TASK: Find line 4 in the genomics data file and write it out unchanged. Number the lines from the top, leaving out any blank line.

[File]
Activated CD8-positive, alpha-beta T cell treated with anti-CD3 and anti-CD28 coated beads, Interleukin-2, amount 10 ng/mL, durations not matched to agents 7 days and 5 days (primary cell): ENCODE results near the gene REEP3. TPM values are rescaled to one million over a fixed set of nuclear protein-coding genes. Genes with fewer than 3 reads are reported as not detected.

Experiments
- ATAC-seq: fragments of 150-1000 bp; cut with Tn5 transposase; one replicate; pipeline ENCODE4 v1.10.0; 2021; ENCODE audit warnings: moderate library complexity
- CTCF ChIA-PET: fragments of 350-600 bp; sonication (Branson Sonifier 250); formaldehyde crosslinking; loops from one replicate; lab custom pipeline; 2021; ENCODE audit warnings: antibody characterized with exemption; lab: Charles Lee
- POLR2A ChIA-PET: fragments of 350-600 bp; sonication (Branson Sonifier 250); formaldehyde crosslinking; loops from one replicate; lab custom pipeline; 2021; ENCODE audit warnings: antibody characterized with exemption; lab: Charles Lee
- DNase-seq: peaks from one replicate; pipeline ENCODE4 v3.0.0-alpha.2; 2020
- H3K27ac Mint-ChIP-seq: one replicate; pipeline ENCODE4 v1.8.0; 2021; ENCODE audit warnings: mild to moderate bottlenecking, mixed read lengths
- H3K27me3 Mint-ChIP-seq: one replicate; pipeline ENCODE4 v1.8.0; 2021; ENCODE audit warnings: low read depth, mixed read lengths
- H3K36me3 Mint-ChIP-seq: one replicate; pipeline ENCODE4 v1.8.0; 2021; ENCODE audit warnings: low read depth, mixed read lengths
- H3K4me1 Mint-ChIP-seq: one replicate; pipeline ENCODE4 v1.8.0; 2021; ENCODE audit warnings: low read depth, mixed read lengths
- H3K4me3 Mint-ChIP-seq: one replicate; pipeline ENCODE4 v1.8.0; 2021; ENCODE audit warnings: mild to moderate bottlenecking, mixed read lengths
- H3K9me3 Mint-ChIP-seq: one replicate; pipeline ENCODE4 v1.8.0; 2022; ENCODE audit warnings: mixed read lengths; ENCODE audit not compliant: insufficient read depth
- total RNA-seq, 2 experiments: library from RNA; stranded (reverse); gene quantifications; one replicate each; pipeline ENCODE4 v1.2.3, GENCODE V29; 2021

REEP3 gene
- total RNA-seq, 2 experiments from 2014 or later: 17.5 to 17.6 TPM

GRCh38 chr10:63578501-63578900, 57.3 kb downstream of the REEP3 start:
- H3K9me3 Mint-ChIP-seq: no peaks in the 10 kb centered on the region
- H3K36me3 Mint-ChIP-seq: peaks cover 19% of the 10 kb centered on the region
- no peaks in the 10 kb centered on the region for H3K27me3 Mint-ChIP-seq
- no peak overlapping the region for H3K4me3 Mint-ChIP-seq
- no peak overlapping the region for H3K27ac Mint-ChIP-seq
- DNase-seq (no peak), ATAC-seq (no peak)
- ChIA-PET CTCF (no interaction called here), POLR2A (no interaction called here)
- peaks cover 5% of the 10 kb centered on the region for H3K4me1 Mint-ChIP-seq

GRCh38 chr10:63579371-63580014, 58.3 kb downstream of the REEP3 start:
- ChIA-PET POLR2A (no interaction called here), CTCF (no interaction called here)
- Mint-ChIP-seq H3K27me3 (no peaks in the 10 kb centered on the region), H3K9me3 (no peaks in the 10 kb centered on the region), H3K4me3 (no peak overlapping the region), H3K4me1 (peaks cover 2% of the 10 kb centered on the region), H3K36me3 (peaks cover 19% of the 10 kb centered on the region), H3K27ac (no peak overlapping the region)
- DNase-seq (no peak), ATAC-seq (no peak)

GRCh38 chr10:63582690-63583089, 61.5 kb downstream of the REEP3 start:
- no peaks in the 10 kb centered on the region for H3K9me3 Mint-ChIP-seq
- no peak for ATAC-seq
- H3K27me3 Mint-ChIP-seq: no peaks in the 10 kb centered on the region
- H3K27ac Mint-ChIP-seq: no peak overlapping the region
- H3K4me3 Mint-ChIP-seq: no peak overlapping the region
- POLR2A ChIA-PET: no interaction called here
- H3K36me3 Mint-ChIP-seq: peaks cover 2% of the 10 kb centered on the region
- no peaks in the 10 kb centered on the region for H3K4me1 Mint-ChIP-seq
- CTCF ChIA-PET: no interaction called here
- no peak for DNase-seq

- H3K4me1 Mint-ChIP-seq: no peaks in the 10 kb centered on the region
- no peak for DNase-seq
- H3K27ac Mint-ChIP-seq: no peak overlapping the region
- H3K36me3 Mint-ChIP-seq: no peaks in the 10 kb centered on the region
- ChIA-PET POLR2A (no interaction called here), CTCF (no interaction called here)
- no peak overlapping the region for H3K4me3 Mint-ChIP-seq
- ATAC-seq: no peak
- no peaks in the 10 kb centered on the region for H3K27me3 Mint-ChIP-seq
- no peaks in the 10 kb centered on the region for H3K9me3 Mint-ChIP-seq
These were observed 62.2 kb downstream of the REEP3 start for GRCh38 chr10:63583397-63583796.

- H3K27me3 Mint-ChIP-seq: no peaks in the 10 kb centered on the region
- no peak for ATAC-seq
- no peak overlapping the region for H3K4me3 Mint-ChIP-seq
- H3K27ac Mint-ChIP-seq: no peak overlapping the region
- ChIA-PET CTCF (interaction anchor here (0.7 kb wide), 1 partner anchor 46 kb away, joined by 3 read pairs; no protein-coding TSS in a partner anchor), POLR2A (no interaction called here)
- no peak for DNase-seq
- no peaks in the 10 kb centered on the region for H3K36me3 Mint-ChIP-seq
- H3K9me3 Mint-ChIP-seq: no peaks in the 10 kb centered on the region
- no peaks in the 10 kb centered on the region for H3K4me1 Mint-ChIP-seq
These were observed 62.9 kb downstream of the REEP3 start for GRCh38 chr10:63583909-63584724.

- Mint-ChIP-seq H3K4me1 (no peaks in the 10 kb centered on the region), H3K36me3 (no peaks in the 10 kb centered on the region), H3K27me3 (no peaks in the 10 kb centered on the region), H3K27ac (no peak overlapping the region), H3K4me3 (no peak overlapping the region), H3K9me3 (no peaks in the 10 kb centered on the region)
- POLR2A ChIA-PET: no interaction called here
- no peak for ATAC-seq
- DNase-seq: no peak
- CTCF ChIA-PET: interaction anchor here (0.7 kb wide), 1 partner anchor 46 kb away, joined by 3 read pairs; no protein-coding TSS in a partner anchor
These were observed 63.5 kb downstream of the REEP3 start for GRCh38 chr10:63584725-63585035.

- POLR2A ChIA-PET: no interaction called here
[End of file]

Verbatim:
- CTCF ChIA-PET: fragments of 350-600 bp; sonication (Branson Sonifier 250); formaldehyde crosslinking; loops from one replicate; lab custom pipeline; 2021; ENCODE audit warnings: antibody characterized with exemption; lab: Charles Lee